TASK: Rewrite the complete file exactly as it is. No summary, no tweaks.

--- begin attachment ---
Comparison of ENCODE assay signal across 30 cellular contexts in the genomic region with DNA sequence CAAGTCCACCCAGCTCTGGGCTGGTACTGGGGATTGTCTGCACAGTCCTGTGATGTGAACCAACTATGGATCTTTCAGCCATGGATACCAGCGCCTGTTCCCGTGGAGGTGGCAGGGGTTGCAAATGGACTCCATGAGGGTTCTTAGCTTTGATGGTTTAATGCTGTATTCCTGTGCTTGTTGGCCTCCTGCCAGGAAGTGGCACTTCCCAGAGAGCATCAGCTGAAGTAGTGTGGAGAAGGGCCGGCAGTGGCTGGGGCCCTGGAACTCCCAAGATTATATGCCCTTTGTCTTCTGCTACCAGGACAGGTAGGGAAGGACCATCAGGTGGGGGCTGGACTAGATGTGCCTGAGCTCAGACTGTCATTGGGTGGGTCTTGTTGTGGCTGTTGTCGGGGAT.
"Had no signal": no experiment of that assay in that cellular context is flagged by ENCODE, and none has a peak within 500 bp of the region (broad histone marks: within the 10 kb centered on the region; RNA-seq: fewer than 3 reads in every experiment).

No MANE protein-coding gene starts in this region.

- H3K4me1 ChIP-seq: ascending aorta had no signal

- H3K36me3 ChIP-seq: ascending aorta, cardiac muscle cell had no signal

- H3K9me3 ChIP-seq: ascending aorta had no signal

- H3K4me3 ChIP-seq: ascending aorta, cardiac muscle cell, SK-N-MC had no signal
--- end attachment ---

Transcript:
Comparison of ENCODE assay signal across 30 cellular contexts in the genomic region with DNA sequence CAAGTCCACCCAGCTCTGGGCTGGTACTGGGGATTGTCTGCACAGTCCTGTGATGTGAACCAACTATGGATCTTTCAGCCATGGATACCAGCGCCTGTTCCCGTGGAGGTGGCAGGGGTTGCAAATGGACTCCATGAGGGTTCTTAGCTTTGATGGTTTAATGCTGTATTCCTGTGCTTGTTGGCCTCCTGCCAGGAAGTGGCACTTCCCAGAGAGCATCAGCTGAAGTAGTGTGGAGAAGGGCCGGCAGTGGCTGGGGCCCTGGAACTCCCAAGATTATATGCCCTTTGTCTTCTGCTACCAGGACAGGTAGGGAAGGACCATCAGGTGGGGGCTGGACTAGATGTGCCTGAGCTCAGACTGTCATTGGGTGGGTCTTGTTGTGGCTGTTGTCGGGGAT.
"Had no signal": no experiment of that assay in that cellular context is flagged by ENCODE, and none has a peak within 500 bp of the region (broad histone marks: within the 10 kb centered on the region; RNA-seq: fewer than 3 reads in every experiment).

No MANE protein-coding gene starts in this region.

- H3K4me1 ChIP-seq: ascending aorta had no signal

- H3K36me3 ChIP-seq: ascending aorta, cardiac muscle cell had no signal

- H3K9me3 ChIP-seq: ascending aorta had no signal

- H3K4me3 ChIP-seq: ascending aorta, cardiac muscle cell, SK-N-MC had no signal